Math Club

Preparing for grad school

Earning a graduate degree in the mathematical sciences or a related field can get you closer to the career you want, and it’s a rewarding and enjoyable experience in itself.  This page contains general information on different kinds of graduate degrees and programs, and how to prepare for them.  You should meet with your advisor or the department chair for more specific information and to formulate an individual plan.

For many careers, a master’s degree (MS or MA) is the appropriate choice.  It can usually be earned in one to three years.  Tuition varies widely, and many masters programs offer some level of financial support in the form of teaching or research assistantships.  If you are not interested in pursuing a doctoral degree, then you might want to consider programs that offer a terminal master’s degree (instead of a master’s degree that feeds directly into a doctoral program), as this might be better suited to your needs.  A Master’s in Industrial Math program is geared toward preparing students for careers in industry, and usually includes an internship and other career-specific experiences.  You can usually find these programs with an internet search.  A Professional Science Master’s (PSM) is a relatively new form of degree that prepares students for specific careers in industry, science, or business.  The “Professional Science Masters” title is branded by the National Professional Science Master’s Association, which requires such programs to meet certain requirements.  This site has a complete list of PSM programs.  You might want to talk with someone who is already working in a career of interest to find out what kinds of masters degrees are recognized and recommended in that field.  Some employers will hire someone with a bachelor’s degree with the expectation that the candidate will obtain a master’s degree, often with financial assistance from the employer.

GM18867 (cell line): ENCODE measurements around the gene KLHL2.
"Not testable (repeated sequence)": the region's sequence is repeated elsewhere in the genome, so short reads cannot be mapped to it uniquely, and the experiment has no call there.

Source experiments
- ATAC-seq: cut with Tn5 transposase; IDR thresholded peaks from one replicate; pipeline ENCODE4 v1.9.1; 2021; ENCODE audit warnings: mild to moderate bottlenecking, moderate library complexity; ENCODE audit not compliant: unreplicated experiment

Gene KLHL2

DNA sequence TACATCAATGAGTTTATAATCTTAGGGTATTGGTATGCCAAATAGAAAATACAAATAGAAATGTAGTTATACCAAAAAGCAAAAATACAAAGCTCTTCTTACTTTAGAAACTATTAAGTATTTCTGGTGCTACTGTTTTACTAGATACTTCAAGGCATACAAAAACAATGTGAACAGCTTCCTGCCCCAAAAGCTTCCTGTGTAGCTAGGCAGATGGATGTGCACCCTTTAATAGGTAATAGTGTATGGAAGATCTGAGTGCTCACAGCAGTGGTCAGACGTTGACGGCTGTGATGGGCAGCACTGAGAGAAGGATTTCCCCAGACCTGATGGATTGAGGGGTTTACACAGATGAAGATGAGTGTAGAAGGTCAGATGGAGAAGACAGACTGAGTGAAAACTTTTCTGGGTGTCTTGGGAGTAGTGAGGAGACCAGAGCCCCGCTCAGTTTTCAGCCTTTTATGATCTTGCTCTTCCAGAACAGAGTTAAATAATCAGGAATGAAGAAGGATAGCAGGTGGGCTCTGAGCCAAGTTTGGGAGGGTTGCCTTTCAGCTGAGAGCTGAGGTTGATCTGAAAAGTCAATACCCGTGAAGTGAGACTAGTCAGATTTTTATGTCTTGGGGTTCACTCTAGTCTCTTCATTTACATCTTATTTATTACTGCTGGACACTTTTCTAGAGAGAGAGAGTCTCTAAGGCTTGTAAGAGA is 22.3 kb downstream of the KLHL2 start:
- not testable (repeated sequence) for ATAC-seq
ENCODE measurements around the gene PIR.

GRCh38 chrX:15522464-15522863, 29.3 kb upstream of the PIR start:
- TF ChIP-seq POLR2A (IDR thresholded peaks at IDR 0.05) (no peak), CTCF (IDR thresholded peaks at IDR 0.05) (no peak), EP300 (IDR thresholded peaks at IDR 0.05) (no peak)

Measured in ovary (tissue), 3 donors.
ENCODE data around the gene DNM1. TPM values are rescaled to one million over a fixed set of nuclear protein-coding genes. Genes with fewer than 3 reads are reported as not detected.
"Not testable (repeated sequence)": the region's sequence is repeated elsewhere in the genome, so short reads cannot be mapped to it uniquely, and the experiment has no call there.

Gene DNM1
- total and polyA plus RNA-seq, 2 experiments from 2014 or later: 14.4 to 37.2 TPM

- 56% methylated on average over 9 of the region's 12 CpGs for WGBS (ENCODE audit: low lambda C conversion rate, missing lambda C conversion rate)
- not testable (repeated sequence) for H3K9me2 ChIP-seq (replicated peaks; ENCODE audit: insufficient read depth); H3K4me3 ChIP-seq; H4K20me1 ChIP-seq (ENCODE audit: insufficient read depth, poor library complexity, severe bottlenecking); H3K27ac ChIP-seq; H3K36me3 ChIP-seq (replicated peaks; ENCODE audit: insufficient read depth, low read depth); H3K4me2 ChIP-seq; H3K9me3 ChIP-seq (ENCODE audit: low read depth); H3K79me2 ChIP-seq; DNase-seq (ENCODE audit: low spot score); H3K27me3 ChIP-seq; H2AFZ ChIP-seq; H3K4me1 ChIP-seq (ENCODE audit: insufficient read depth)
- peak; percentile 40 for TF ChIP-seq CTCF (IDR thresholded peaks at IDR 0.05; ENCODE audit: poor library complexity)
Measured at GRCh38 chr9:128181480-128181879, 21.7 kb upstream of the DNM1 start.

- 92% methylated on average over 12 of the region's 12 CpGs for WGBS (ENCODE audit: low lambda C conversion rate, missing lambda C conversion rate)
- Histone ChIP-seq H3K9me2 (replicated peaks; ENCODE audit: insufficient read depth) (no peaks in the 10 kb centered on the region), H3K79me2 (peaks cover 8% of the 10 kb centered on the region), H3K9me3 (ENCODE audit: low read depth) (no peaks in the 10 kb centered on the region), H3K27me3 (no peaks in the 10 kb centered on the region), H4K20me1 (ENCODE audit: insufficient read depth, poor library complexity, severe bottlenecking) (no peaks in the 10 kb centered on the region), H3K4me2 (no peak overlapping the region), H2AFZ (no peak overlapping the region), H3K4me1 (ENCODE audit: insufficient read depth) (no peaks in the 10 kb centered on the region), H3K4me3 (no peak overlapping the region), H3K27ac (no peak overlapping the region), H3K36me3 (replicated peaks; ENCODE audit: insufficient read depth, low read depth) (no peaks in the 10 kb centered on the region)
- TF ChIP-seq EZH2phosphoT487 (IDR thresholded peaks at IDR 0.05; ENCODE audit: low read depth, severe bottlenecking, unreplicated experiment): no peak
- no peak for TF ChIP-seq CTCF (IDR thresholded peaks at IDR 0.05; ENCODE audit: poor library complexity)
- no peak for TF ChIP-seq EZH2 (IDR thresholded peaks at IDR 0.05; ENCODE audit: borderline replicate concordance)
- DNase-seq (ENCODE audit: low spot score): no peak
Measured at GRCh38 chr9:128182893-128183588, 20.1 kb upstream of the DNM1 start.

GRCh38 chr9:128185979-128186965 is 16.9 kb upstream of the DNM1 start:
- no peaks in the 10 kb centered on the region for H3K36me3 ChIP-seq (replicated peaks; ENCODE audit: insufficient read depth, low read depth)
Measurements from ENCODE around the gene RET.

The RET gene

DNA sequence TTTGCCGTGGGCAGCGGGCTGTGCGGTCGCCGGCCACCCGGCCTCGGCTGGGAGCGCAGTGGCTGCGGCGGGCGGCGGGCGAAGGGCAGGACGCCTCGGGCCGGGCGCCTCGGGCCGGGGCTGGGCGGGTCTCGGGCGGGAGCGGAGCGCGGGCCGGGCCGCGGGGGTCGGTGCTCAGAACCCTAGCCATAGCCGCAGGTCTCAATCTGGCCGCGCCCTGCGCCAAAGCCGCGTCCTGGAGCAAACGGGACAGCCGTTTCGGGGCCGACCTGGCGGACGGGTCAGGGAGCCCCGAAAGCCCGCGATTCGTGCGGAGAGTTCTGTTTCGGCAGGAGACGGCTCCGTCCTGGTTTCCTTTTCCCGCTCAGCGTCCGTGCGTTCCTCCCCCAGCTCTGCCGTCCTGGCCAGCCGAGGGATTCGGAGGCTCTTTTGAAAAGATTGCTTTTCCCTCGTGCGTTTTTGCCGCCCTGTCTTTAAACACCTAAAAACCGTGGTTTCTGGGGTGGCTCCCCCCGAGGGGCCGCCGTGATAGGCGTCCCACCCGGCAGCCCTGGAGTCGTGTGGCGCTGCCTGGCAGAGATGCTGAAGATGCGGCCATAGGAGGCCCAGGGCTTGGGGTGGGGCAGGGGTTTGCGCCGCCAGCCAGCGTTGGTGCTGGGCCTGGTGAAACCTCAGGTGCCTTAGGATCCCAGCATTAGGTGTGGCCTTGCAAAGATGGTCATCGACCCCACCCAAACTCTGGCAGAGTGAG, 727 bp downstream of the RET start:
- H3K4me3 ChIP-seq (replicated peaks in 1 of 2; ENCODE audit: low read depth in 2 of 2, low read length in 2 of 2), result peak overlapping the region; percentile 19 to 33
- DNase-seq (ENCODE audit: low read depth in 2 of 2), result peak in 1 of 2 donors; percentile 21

In order to achieve Professional Certification (beyond Initial Certification) to teach mathematics at the high school level in New York State, candidates must obtain a master’s degree in Mathematics Education or a related field.  See this website for more information.  The Fredonia Mathematical Sciences Department offers a MS in Mathematics Education that leads to Professional Certification.

For some careers, a doctoral degree (PhD) is either required or recommended.  To complete a PhD in the mathematical sciences, a student typically takes coursework for two to three years (often receiving a master’s degree in the process), passes one or more exams in order to demonstrate readiness for research, and then spends several years engaged in research, culminating in the publication of a dissertation.  A dissertation is a lengthy document presenting new and significant results in a specialized area of the mathematical sciences.  During the research phase of the program, a student works closely with a dissertation advisor, who helps the student develop research skills and monitors the process.  As with master’s programs, tuition varies widely.  For doctoral programs, most students receive financial support in the form of teaching or research assistantships.

Admission requirements for graduate programs vary.  At a minimum, programs require a bachelor’s degree with an appropriate major or majors, and usually two to three letters of recommendation.  In addition, programs might require specific coursework in college or that you take the Graduate Record Exams (GREs).  The GREs, which are administered by Educational Testing Services, play a similar role in graduate admissions as the SAT or ACT does in undergraduate admission.  There is a general GRE, and in addition some programs might require that you take the GRE Subject Test in Mathematics.  GREs are usually taken in the summer before a student’s senior year in college or during the senior fall semester.  You can find out more about the costs and timeframe for GREs here.